“Even with modern diagnostic tools and management strategies, plant diseases still cause hardship and upwards of $200 billion USD in crop losses worldwide every year (FAO 2021). As the production of hemp and cannabis increases throughout the world, new diseases are emerging or less common diseases are spreading.” Therefore, one of the chapters in the Handbook of Cannabis Production in Controlled Environments (chapter 8 written by Cameron Scott and Zamir Punja, book edited by Youbin Zheng) helps growers identify and manage new potential threats. One such prevalent and potentially devastating pathogens is Fusarium. “On cannabis plants, Fusarium has been shown to be able to infect at all stages of growth, from propagation through to flowering. Affected plants develop crown and root rot symptoms, and damping off on cuttings may occur.”
“The roots of affected plants appear brown and necrotic (root rot). In cannabis, dark sunken lesions on the crown of the plant (crown rot) also may develop. Mycelium may be visible on the infected tissues, especially at the soil line or on areas affected by crown rot. When the stems of infected plants are cut open, the pith and xylem tissues appear brown or black. Once in the xylem vessels, the pathogen colonizes these tissues, which then collapse, reducing uptake of water and nutrients. Hence, symptoms of yellowing and wilting are observed. Sometimes, diseased plants may remain asymptomatic until plants are stressed,” explain Cameron and Zamir.
Fusarium can also cause damping off on cannabis cuttings, the researchers say. “These symptoms start as soft, dark waterlogged areas at the base of stems, which progress upward and eventually cause the cutting to collapse. The humid conditions present during propagation of cannabis increases development of this disease. As the infection spreads, the cutting will rot, and oftentimes the mycelium can be seen growing on the affected regions. Secondary organisms such as soft rot bacteria or Penicillium may also be present. Poor air circulation, as well as overly wet media, may increase the severity of damping off. Cuttings which originate from infected stock plants, even if they are free of symptoms associated with Fusarium, are at particular risk of developing damping off, as these cuttings may already have the pathogen present inside them. This is a common way by which Fusarium has the ability to spread.”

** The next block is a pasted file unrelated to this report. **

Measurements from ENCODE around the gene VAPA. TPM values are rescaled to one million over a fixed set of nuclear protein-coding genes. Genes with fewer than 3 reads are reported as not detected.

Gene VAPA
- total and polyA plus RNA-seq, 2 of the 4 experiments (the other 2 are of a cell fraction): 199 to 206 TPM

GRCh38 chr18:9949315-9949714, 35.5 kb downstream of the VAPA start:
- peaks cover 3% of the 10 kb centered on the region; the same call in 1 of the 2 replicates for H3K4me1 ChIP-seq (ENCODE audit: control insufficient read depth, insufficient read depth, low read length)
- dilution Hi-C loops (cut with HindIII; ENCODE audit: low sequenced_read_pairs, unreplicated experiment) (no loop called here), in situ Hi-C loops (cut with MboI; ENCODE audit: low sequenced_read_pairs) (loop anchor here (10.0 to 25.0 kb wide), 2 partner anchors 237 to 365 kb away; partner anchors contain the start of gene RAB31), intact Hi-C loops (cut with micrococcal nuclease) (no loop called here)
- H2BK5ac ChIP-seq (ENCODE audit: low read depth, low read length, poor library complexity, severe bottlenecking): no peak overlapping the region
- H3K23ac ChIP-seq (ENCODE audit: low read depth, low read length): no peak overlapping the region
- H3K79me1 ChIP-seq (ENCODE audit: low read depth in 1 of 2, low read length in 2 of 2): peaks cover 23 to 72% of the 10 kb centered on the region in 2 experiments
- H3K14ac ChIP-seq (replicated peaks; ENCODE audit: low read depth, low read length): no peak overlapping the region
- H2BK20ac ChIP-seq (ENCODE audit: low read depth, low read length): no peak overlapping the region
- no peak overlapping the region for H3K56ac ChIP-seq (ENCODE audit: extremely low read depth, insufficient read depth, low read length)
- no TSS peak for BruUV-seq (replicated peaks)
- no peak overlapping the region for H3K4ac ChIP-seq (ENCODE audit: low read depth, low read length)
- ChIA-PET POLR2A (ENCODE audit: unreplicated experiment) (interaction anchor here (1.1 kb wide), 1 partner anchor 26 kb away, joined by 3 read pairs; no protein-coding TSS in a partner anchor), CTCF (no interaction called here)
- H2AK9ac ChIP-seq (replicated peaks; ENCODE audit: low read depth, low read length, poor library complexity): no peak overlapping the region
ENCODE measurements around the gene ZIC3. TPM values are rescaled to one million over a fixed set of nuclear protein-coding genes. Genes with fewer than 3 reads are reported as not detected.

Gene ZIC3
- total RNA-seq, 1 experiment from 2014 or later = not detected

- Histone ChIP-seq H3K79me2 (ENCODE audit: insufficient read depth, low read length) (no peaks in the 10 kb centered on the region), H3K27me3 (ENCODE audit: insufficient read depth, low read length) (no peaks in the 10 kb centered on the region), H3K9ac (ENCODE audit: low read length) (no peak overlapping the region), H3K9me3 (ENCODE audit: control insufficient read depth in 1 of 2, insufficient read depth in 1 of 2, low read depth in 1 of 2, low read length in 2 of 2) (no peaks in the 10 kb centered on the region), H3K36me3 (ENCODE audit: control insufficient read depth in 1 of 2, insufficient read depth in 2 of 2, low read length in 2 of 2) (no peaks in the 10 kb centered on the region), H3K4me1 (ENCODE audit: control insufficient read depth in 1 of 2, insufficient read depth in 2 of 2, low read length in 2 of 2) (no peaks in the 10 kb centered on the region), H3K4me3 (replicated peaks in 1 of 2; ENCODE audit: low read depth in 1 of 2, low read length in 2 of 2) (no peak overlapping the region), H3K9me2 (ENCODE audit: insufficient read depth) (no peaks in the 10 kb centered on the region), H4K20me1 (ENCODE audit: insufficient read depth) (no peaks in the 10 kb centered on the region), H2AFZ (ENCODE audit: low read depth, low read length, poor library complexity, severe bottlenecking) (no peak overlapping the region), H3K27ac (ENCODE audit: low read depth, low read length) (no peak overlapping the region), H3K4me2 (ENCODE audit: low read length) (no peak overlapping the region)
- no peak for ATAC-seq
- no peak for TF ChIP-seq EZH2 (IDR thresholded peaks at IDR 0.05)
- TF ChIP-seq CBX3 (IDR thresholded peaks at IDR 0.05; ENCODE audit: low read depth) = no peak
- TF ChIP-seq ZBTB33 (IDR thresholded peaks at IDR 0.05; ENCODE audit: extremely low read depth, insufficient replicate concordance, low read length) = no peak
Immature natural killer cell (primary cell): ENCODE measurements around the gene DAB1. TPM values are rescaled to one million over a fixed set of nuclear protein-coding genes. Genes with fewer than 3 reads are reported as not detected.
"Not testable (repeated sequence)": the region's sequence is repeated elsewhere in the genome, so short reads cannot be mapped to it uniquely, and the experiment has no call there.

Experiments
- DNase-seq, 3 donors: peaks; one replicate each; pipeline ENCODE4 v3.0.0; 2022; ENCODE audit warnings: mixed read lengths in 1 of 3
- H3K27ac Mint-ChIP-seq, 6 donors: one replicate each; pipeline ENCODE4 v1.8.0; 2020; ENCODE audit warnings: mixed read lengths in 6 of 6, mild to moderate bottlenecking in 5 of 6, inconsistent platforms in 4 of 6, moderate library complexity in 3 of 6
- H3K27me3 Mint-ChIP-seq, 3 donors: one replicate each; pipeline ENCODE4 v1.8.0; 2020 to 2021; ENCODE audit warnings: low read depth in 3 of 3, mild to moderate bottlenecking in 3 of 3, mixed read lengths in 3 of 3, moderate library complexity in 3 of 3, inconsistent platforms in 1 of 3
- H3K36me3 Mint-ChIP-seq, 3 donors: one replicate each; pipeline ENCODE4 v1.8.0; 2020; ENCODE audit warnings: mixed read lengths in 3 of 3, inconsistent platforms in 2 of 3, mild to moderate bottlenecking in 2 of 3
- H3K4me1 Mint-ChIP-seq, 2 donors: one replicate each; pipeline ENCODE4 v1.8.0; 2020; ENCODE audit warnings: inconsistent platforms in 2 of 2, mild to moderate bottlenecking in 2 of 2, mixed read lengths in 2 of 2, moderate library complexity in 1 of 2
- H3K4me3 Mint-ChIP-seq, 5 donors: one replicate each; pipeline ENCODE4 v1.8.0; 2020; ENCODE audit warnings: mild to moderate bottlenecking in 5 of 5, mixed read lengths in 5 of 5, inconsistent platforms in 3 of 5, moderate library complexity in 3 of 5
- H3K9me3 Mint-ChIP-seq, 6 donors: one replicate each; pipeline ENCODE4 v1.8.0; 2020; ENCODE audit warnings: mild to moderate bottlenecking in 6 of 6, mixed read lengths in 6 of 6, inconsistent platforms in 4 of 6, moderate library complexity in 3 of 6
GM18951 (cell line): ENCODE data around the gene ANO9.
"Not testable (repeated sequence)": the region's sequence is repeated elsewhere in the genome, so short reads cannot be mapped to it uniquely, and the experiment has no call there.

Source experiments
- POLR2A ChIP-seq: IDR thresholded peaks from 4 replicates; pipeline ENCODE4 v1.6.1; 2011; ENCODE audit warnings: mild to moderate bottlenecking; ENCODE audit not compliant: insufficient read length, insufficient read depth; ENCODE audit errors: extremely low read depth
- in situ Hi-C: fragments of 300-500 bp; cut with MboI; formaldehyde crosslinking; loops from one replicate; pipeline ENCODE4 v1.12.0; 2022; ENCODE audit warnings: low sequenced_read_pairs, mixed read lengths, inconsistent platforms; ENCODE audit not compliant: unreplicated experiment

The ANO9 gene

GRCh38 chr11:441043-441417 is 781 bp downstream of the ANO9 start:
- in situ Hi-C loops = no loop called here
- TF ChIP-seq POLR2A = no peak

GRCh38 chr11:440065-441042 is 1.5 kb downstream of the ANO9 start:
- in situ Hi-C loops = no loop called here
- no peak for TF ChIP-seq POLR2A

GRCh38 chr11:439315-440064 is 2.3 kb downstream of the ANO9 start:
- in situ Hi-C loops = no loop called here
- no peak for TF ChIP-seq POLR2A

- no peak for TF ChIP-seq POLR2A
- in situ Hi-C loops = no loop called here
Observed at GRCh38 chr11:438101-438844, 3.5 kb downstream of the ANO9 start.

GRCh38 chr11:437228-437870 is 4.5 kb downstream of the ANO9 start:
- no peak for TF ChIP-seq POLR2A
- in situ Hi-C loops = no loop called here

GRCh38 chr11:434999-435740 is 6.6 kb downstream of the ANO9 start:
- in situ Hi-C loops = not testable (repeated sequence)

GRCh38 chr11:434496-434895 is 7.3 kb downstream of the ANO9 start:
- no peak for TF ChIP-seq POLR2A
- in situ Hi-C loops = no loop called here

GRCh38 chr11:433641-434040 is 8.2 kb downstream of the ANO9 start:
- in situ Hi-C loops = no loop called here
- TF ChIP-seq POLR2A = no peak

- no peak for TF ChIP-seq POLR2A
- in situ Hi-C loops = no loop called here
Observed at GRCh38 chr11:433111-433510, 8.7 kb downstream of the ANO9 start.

Cameron and Zamir give growers some advice on how to prevent the spread of the pathogen. “Incoming plant material should be examined for symptoms (yellowing, wilting, root rot) and placed under quarantine and tested for the presence of the pathogen. Stock plants should be replaced approximately every six months to avoid a buildup of Fusarium internally. Also, minimize introduction or spread of the pathogen through contaminated soil, plant debris or potentially by spores on shoes or clothing of personnel and visitors. This requires that shoe covers, gloves and footbaths with disinfectant be placed at entrances to growing rooms. Filters and UV lights in air intakes may also reduce the number of spores being brought into the facility.”
In general, it is important to sanitize equipment and tools regularly. “Previously used trays, domes, pots, flood tables, humidifiers, dehumidifiers, and fans should be cleaned thoroughly and regularly with a detergent and water, as well as a disinfectant. Irrigation equipment such as drip lines or pipes may be cleaned by flushing them with hydrogen peroxide or other cleaning agents. For growers who recirculate nutrient solutions, filtration through various membrane systems or sand (slow filtration), heat treatment (pasteurization) or UV radiation may be required. Addition of chlorine-containing compounds, such as sodium hypochlorite or chlorine dioxide, to achieve levels up to 5 ppm chlorine, may reduce survival of Fusarium."
Click here for the Handbook of Cannabis Production in Controlled Environments, in which you can read the full chapter 8: Management of Diseases on Cannabis in Controlled Environmental Production.